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yabasiclibs

extension libraries for yabasic

clasquinatorlib.yab

A yabasic library (c) Michel Clasquin-Johnson 2018. Licensed accordingto the MIT license

If you are reading this as a man page, be advised that you can see it in glorious HTML, with pictures even, at https://clasqm.github.io/

This library allows yabasic to display a variety of dialogs in text mode without making use of external commands.

Some routines will perhaps also be made available in graphics mode. Maybe, one day. I am a better text mode programmer, what can I say?

The library is written as a textmode application and must be run in a terminal. It will not be useful in a headless script.

The entire set of libraries focuses on sane defaults and getting basic functionality into yabasic.

The images below are for illustration only. The exact appearance of the dialogs will depend on your system settings.

Developed on elementary OS 0.4 “Loki” and Lubuntu 18.04 (i.e. Linux), but it should work on any *NIX system that will run yabasic. Testing on Windows has been far more sketchy, since I don’t have a windows box here, but I did what I could in my lunch break at work ;-).

The library should exist either in the same folder as your program (symlinks work) or in the standard yabasic library location on your system.

To use the library, use the command

import clasquinatorlib

If you would rather cut and paste these subroutines into your own program rather than importing this rather large library, or create your own, smaller library with just the routines you need, be my guest (I would appreciate a note of acknowledgement in your code). But some subroutines require supporting routines that you will find at the end of this library. You will have to include those as well.

You should not use this library and one of the others in this set that provides dialogs concurrently, because they replicate subroutine names. Pick the right one for your program and stick with it!

Unlike the other libraries, you cannot use \n to break a line in your text variables. Keep that in mind if compatibility between the libraries is important.

By default, widgets are drawn in cyan, with button and menu triggers in red and the title in blue. But you can override this by setting the GLOBAL variables menu_colour$, title_colour$ and trigger_colour$. There is a routine ChangeColour() to make this easier.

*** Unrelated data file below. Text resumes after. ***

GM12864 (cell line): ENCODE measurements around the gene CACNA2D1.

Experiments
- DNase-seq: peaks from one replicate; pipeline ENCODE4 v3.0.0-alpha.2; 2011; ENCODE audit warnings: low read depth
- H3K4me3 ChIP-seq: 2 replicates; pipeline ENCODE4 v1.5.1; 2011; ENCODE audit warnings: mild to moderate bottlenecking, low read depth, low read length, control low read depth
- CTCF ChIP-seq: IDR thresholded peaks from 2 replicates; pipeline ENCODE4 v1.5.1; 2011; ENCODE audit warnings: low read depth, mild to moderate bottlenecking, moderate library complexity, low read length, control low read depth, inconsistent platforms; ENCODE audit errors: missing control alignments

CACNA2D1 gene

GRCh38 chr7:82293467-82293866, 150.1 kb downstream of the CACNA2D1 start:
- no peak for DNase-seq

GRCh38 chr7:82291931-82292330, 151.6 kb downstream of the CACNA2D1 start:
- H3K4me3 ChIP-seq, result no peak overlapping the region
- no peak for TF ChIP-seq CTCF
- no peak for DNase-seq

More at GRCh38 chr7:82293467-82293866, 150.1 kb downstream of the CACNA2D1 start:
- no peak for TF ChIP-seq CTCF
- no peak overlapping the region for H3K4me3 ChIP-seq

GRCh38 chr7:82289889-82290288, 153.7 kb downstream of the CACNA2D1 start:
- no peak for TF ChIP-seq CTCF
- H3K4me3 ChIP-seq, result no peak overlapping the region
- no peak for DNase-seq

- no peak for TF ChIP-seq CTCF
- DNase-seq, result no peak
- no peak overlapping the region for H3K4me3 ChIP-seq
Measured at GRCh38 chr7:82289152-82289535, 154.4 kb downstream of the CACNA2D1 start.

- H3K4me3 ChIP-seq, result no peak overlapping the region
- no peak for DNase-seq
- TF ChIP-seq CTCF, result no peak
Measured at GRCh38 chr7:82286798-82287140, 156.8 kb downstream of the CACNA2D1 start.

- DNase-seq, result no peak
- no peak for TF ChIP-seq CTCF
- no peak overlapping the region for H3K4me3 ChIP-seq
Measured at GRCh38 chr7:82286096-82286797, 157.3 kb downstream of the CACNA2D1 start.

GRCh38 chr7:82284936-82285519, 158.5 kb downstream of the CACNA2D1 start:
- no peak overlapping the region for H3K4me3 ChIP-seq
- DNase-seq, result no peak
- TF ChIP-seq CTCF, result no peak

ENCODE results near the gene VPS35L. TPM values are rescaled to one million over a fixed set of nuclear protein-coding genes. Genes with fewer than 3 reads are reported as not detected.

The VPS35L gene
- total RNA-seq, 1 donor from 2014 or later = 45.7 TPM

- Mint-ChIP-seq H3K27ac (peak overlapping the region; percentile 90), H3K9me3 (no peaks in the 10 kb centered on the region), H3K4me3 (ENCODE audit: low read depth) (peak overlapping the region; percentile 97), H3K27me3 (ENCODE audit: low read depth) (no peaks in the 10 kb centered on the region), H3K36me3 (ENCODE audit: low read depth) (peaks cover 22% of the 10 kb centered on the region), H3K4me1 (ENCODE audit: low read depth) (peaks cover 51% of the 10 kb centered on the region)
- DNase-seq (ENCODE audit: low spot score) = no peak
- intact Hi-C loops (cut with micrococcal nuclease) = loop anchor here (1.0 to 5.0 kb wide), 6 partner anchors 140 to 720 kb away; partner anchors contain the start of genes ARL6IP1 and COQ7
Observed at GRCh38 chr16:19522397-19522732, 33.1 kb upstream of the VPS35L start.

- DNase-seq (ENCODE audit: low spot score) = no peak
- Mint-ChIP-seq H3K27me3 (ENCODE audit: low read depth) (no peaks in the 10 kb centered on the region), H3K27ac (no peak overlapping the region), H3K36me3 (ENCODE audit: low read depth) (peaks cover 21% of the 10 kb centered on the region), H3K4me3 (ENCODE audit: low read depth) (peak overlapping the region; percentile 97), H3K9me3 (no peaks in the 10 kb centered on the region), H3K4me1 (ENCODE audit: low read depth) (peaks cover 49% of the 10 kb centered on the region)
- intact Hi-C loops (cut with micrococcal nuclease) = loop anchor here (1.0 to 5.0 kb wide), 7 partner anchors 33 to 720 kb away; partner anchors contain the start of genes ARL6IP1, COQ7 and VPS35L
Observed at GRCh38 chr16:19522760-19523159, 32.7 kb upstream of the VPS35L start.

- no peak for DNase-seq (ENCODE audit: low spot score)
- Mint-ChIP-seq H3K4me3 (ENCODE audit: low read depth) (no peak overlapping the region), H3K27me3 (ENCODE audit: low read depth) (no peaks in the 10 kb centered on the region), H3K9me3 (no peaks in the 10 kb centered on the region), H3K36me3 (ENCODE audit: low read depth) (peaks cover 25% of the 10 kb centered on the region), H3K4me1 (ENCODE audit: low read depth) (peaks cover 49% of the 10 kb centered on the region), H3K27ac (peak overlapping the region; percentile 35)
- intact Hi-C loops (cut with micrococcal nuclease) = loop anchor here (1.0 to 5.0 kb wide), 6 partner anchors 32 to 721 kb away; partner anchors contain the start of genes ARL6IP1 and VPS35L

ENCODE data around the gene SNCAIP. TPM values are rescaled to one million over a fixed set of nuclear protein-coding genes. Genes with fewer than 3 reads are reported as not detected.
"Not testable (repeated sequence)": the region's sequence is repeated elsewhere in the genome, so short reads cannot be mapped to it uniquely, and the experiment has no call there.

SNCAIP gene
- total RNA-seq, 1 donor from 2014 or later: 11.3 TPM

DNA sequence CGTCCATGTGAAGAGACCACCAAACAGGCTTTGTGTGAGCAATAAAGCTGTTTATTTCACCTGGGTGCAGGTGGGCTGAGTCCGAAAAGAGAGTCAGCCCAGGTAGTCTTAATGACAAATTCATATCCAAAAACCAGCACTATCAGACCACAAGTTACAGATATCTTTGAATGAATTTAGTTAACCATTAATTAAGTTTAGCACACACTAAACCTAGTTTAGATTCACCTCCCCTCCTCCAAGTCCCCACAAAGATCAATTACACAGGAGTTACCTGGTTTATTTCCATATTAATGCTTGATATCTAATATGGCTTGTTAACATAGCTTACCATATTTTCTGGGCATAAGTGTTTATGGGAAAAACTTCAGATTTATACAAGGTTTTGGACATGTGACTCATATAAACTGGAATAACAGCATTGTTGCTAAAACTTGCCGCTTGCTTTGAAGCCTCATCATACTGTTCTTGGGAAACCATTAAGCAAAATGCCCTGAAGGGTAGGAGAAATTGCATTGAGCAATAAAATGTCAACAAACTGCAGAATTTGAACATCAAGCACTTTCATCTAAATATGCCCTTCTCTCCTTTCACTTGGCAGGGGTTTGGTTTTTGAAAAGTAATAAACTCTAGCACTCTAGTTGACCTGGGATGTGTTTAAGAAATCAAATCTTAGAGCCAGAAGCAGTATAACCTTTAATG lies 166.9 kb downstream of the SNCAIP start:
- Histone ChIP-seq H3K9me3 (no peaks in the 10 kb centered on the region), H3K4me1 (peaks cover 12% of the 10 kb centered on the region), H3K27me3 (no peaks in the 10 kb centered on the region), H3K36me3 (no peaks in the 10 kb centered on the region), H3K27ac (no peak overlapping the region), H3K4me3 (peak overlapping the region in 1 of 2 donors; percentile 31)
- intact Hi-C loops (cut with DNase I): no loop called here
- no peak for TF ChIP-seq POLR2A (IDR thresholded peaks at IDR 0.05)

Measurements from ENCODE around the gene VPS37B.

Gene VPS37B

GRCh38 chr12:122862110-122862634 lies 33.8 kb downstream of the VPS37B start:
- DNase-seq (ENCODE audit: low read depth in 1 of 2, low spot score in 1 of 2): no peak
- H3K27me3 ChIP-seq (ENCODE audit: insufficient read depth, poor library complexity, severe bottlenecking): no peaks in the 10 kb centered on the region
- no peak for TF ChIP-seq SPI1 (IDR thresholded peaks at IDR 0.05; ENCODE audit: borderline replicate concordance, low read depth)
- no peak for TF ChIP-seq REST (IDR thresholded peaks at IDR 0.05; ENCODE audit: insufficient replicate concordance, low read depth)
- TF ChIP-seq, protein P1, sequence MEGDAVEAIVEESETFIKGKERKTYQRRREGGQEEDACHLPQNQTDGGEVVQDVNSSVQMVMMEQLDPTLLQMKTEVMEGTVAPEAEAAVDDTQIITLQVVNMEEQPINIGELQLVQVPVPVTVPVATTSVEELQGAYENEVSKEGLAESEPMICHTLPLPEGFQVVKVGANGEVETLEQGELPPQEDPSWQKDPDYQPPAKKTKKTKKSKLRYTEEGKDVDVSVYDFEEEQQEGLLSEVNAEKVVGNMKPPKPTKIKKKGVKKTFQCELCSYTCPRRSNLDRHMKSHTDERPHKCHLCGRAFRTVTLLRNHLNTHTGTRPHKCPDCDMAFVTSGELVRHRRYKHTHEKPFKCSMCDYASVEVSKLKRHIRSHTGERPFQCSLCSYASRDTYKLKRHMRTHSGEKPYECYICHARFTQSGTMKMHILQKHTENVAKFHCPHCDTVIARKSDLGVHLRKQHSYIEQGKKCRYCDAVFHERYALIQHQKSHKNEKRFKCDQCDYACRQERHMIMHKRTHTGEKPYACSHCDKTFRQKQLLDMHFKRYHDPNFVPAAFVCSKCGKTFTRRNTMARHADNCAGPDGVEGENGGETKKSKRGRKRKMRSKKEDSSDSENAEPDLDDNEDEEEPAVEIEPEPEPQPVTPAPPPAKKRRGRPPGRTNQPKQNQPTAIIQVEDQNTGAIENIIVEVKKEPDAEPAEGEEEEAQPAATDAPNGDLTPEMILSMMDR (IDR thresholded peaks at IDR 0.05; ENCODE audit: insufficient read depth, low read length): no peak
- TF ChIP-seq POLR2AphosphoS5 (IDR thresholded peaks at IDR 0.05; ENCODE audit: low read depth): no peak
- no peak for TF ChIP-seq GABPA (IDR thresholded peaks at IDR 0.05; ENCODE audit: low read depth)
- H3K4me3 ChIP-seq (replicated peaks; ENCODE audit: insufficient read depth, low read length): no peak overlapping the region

The “buttons” are not mouse-aware.

The first letter of each button or menu item automatically becomes the trigger. Both lower and upper case variants will activate it. It is up to you to ensure that you do not use menu items that start with the same letter.

Hint: You can always number them, e.g.

menuitem1$ = "1.File"

This will make the menu react to the “1” key being pressed, rather than “f” or “F”.

If the text of a message (usually in the variable text$) is too long to fit in one line, it will be truncated. This may vary with the width of the user’s terminal window, so be conservative!

Excessive quote marks (required in other libraries and often supplied by EncloseText$() or "") will be removed by the library to maintain compatibility.

Excessive spaces at the front and back of text$ will be trimmed, but multiple spaces within text$ will be maintained.

This library is currently still in the development stages and not really usable. But watch this space!

Variables

This library requires a small number of global variables. You do not need to initialize them, but don’t use the following variable names in your program unless you have a very good reason.

External utilities required

I didn’t quite manage to get away with writing this library without making any system calls. You will need the following commands to be installed on your system.

If you don’t have these, your system is broken and you really, really need to reinstall your operating system. So I’m not going to worry about it.

Routines available:

This library poaches as many ideas as possible from the other four dialog-providing libraries, but there is not 100% compatibility here, so we will not divide things into Common and Clasquinator-specific sections.

a$ = GetDirDlg$("Pick a folder", "Which directory would you like to see?","~")

GetDirDlg

a$ = GetDirDlg2$("Pick a folder", "Which directory would you like to see?","~")

GetDirDlg2

a$ = GetDirDlg3$("Pick a folder", "Which directory would you like to see?","~")

GetDirDlg3

a$ = GetDirDlg4$("Pick a folder", "Which directory would you like to see?","~")

GetDirDlg4

a$ = InputDlg$("What is your name?", "Who are you?")

InputDlg

a$ = InputDlg2$("What is your name?", "Who are you?")

InputDlg2

a$ = MenuDlg$("Main Menu", "File#Edit#Help", 0)

MenuDlg

a$ = MenuDlg$("Help Menu", "Help#About", 1, "File#Edit#Help")

SubMenuDlg

As you would expect by now there are commands called MenuDlg2$() and SubMenuDlg2$() and so on to change the appearance of the menus.

a$ = SubMenuDlg2$("Help Menu", "Help#About", "File#Edit#Help")

SubMenuDlg2

MessageDlg("This is a simple message dialog. Close it with ENTER or O.","OK")

MessageDlg

MessageDlg2("This is a simple message dialog. Close it with ENTER or O.","OK")

MessageDlg2

a$ = "This is the string to display. Let's make it long so that wordwrap is enforced."
StringDisplayDlg(a$, "String Display Test", "OK")
OR
a$ = "This is the string to display. Let's make it long so that wordwrap is enforced."
StringDisplayDlg2(a$, "String Display Test", "OK")

StringDisplayDlg

(Composite of the commands StringDisplayDlg() and StringDisplayDlg2() pictured above)

TextFileDlg2("./pg4.txt", "The Gettysburg Address", "OK")

TextFileDlg

WaitDlg2(1, "Please wait")
wait 4 //this is where you would do other stuff
WaitDlg(0)

WaitDlg

YesNoDlg("Can you see this? Press Y if you can.", "Yes!", "No")

YesNoDlg


YesNoDlg4("Erase all data from the hard drive?.", "No!", "Yes")

YesNoDlg4